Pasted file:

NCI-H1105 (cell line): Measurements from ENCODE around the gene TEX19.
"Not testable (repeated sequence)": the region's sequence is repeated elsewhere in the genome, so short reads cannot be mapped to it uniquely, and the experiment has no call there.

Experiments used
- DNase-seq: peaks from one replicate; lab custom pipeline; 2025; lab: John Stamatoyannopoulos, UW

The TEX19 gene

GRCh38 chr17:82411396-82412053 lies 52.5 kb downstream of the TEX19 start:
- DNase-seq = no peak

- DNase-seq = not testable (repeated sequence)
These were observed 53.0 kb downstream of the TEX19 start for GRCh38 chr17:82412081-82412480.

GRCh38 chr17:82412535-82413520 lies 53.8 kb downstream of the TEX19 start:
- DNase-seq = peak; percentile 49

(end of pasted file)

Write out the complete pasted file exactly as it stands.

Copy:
NCI-H1105 (cell line): Measurements from ENCODE around the gene TEX19.
"Not testable (repeated sequence)": the region's sequence is repeated elsewhere in the genome, so short reads cannot be mapped to it uniquely, and the experiment has no call there.

Experiments used
- DNase-seq: peaks from one replicate; lab custom pipeline; 2025; lab: John Stamatoyannopoulos, UW

The TEX19 gene

GRCh38 chr17:82411396-82412053 lies 52.5 kb downstream of the TEX19 start:
- DNase-seq = no peak

- DNase-seq = not testable (repeated sequence)
These were observed 53.0 kb downstream of the TEX19 start for GRCh38 chr17:82412081-82412480.

GRCh38 chr17:82412535-82413520 lies 53.8 kb downstream of the TEX19 start:
- DNase-seq = peak; percentile 49